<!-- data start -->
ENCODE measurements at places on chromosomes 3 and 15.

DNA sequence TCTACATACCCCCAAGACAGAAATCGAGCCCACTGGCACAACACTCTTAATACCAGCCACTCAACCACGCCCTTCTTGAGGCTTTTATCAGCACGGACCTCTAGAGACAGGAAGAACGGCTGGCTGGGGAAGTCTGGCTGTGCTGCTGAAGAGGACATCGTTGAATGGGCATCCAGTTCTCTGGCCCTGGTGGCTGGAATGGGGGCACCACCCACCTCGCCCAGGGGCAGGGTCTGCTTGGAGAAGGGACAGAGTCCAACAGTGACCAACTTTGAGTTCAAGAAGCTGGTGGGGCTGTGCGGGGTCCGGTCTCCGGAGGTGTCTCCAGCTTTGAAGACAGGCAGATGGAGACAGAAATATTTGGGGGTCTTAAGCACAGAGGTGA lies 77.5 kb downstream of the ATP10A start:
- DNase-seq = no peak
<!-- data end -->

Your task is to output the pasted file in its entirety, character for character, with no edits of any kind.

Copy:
ENCODE measurements at places on chromosomes 3 and 15.

DNA sequence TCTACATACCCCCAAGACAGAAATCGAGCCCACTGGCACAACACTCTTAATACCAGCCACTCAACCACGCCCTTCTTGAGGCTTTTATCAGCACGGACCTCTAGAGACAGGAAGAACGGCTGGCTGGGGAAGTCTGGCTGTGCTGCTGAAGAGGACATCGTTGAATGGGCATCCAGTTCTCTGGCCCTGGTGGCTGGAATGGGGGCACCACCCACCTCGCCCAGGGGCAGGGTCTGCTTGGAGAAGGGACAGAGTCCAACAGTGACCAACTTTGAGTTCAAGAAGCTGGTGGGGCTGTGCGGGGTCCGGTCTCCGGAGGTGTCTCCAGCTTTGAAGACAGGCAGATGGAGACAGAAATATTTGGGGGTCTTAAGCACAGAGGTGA lies 77.5 kb downstream of the ATP10A start:
- DNase-seq = no peak